Oct. 22 - S&P 500 hits another record as investors bet limp labor market will keep Federal Reserve on hold; Apple tries to float over rivals with iPad Air; Lockheed Martin numbers rise despite government cutbacks; Coach struggles on road to recovery. Conway G. Gittens reports.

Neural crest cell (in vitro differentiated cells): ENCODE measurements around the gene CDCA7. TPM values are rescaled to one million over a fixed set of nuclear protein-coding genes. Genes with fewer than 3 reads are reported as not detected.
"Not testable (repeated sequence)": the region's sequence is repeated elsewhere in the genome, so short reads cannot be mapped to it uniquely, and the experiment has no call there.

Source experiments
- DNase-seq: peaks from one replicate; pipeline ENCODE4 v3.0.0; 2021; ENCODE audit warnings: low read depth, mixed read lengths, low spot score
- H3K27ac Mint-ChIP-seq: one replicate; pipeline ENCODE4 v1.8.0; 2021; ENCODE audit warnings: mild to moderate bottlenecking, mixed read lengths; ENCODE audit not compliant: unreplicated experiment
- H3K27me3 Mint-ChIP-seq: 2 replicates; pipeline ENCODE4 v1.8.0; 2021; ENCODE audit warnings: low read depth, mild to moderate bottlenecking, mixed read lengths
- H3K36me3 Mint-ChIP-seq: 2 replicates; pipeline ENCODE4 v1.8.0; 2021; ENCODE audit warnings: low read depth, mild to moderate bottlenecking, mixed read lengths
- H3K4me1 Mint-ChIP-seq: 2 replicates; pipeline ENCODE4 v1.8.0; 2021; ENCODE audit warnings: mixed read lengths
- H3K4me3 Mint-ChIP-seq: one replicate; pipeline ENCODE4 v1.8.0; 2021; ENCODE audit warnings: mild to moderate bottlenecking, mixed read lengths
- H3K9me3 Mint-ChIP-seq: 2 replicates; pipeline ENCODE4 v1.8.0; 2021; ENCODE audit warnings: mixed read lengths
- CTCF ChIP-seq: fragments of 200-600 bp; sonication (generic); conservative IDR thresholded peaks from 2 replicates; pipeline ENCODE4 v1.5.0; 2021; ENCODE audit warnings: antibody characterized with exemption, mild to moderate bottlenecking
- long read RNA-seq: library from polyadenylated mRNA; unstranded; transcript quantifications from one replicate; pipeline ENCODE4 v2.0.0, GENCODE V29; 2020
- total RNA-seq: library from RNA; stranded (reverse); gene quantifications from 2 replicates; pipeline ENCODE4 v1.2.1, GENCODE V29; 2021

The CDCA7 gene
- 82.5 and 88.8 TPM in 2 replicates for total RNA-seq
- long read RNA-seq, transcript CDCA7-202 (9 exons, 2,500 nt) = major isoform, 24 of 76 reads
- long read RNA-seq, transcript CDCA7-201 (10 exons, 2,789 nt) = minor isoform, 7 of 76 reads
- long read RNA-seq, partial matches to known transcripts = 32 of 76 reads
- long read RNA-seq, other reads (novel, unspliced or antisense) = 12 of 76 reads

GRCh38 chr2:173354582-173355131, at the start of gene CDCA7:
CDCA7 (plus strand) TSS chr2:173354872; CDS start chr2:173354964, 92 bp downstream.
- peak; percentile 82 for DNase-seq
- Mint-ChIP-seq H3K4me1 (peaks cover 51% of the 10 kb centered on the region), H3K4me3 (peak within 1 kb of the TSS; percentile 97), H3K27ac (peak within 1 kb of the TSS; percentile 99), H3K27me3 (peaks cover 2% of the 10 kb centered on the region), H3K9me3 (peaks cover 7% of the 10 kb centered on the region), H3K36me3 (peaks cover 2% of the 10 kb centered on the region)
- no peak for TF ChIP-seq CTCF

Lower hiring, lowers the chance the Federal Reserve will start slowing bond purchases and with that...blue chips climb higher. The S&P 500 sets its fourth record close in a row, and the Nasdaq rallies as well. The U.S. economy added an underwhelming 148,000 new jobs in September. The report, of course, was delayed because of the government shut down. Economists say it looks like hiring was already slowing leading into the political upheaval in Washington. And the White House - not expecting much improvement in October, according to the head of the Council of Economic Advisers - Jason Furman. SOUNDBITE: JASON FURMAN, CHAIRMAN, WHITE HOUSE COUNCIL OF ECONOMIC ADVISERS (ENGLISH) SAYING: "In terms of jobs, there's no question that the shutdown, the uncertainty associated with the brinksmanship over the debt limit, are going to reduce the number of jobs we otherwise would've gotten October, and it is a shame because what we want to be doing is instead of moving in the wrong direction with policies like the shutdown, we want to be moving in the right direction." But in a few bright spots, the creation of full-time jobs outpaced part-time hiring... and the unemployment rate dropped to 7.2 percent. That's the lowest since November 2008. It's thinner and faster but can the new iPad keep a growing list of competitors at bay? The new full-size upgrade is called iPad Air. It was launched on the same day Microsoft put its new Surface 2 products on store shelves. Apple also revealed an iPad mini with a retina display and a price drop for the original mini, which faces off this year against a refresh of cheaper Amazon Kindle HDs. A quick review of earnings... Lockheed Martin, the top supplier to the Pentagon, saw higher profits and a better outlook for 2013, but warned 2014 sales will be harder hit by U.S. budget cuts. Coach is still having trouble getting Americans to buy its handbags, though Chinese customers are still in love with the brand. Falling sales, falling profits, lead to a falling stock - by 7-1/2 percent. Investors pressed the rewind button on Netflix after CEO Reed Hastings said the stock is getting too expensive. Shares of Netflix are still up nearly 250 percent year-to-date after a more than 9 percent slide on Tuesday. In Europe, Nokia is trying to stay in the game - launching a tablet of its own. As for markets - they were up hopes the season of cheap money will continue.